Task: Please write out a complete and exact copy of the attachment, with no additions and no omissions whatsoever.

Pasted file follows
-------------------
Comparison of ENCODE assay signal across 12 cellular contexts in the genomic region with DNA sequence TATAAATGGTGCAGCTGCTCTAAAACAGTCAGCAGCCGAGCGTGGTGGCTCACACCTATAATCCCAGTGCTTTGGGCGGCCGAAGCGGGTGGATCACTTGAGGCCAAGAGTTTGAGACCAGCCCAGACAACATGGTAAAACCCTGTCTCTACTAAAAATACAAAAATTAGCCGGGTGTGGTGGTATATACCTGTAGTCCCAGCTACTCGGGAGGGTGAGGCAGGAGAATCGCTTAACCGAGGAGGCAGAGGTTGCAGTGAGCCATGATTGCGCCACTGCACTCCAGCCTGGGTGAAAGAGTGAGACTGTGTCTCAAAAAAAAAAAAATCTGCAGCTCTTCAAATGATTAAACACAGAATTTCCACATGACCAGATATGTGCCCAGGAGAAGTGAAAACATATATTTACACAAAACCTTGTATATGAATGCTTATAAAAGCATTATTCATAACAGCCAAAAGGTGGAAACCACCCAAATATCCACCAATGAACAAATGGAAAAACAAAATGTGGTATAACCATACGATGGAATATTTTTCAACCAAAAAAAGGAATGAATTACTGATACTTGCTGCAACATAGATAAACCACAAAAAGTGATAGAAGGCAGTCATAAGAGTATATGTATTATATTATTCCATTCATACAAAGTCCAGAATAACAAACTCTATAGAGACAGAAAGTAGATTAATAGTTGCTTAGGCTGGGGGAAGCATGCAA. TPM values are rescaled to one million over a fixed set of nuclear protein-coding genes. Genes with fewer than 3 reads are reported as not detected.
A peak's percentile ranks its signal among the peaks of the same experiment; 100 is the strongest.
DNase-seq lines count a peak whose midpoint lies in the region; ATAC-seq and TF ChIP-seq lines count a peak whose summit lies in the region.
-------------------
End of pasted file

Comparison of ENCODE assay signal across 12 cellular contexts in the genomic region with DNA sequence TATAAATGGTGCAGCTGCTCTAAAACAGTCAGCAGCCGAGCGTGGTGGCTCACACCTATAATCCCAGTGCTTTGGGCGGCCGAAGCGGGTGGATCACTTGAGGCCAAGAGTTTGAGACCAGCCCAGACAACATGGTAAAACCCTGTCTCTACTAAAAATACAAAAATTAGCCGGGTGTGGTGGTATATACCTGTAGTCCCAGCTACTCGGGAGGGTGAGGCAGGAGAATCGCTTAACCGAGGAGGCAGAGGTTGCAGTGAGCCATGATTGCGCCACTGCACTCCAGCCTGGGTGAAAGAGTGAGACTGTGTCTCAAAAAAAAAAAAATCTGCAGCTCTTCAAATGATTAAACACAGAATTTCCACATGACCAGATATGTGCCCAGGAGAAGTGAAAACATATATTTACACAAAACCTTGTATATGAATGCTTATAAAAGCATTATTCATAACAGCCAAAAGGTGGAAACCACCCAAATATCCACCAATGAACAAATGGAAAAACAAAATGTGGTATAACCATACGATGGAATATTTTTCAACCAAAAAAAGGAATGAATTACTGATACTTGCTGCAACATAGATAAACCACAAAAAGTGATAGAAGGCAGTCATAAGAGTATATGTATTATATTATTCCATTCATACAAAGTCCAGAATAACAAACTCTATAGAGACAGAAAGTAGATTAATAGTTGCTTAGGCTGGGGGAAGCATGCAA. TPM values are rescaled to one million over a fixed set of nuclear protein-coding genes. Genes with fewer than 3 reads are reported as not detected.
A peak's percentile ranks its signal among the peaks of the same experiment; 100 is the strongest.
DNase-seq lines count a peak whose midpoint lies in the region; ATAC-seq and TF ChIP-seq lines count a peak whose summit lies in the region.